Spectrum Scarcity and the Deployment of Third Generation Wireless Technology in the United States

Posted in Earlier to 2006 Journal  |  Tagged , , , , , , , , , , , , , , , , ,


Third generation technology, or 3G, is championed by the wireless industry as the next step of innovative cellular technology. It brings high-speed Internet and data transmission to cellular phones and increases data capacity for cellular phone applications. But a bottleneck exists in the United States that keeps a 3G roll out in the distant future — there is a shortage of available electromagnetic spectrum. Several obstacles block the wireless industry from acquiring the spectrum 3G requires, as a number of regulatory bodies shape spectrum’s availability based on supply and nature of proposed use. This paper seeks to identify the key players in spectrum allocation, the sources and means by which more spectrum can be made available and how an effective dynamic between government and private sectors can be constructed to identify spectrum that can be made available for 3G use. In light of other important spectrum users, including public safety users and the military, it will take a long term, forward-looking assessment of spectrum management to make 3G attainment possible. By marshalling relevant public and private sectors towards a thorough evaluation of all options to increase available spectrum, the U.S. wireless industry can mitigate the effects of the current spectrum shortage and, over time, bring third generation wireless technology to its market.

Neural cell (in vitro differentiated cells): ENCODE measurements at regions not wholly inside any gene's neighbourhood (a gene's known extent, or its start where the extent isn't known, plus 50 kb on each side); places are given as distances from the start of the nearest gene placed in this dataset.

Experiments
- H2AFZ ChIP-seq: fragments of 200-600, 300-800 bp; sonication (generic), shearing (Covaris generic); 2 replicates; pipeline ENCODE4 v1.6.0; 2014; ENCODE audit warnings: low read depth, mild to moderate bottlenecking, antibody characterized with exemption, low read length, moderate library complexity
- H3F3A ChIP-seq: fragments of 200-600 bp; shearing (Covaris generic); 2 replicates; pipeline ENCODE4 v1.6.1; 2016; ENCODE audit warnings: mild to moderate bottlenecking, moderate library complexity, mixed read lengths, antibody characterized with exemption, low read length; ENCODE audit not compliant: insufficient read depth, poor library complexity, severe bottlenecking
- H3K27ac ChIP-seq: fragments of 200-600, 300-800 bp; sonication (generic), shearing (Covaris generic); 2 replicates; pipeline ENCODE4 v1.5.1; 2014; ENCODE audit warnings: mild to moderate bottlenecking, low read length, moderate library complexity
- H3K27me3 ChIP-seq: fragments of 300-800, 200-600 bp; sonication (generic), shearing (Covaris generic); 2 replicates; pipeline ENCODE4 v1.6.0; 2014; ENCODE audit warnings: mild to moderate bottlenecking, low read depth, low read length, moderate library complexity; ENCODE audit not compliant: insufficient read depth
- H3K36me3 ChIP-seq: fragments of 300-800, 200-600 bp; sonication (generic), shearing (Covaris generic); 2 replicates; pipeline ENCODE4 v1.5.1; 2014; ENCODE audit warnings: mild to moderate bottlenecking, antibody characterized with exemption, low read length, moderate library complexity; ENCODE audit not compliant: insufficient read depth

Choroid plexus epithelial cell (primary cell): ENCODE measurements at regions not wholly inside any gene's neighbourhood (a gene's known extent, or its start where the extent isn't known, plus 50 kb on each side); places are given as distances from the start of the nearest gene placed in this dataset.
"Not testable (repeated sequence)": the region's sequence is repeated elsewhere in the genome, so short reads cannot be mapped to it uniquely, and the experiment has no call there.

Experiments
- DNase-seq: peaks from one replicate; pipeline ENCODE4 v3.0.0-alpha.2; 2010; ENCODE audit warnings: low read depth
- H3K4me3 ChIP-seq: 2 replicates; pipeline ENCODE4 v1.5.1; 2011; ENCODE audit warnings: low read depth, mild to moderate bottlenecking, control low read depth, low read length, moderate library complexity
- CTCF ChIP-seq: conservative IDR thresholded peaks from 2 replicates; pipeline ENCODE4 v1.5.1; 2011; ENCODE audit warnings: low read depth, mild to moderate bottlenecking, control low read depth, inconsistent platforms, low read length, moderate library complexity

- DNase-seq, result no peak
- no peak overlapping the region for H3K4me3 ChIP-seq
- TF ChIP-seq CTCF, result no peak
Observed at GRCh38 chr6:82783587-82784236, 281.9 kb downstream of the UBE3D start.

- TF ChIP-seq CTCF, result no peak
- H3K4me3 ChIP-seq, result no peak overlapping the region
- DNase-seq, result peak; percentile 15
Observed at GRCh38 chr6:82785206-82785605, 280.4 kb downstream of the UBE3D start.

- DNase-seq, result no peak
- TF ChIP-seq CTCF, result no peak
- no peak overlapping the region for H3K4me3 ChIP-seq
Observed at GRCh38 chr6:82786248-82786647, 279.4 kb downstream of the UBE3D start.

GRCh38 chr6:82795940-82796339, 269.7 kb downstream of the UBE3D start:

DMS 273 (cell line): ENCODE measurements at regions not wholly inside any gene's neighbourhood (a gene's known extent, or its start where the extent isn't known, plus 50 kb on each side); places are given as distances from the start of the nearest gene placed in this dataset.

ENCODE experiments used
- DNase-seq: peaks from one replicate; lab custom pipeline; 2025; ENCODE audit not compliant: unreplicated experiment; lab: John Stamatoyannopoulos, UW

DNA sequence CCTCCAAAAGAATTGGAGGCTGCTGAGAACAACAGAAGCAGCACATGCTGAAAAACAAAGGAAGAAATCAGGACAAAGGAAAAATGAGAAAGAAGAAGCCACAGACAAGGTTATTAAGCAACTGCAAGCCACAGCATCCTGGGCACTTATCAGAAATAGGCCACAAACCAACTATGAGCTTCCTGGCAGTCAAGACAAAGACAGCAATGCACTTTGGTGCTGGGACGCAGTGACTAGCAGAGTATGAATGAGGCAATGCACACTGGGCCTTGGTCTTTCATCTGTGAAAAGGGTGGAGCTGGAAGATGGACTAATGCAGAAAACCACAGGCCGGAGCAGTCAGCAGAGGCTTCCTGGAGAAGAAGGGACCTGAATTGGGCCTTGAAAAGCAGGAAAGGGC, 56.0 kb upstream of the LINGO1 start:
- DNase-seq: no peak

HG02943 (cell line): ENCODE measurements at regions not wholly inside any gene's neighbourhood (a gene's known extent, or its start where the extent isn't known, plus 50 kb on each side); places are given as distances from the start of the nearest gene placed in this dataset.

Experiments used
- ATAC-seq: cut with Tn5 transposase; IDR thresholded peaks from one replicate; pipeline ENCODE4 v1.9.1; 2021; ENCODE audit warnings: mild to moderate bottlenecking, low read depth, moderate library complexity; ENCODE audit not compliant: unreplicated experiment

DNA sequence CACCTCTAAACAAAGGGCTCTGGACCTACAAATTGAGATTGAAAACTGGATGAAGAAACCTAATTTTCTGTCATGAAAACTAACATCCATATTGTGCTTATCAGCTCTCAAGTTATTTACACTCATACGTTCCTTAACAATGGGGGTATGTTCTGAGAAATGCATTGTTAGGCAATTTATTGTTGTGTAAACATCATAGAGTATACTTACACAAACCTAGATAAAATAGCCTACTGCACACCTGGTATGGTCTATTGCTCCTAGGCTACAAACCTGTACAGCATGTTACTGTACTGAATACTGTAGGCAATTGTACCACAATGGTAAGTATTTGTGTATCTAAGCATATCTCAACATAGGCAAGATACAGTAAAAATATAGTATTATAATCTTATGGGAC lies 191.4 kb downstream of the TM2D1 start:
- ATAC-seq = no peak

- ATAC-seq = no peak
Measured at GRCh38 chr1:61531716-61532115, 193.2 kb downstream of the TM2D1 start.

Full Article (PDF):application/pdf iconAlbert-Gonzalez-Spectrum-Scarcity.pdf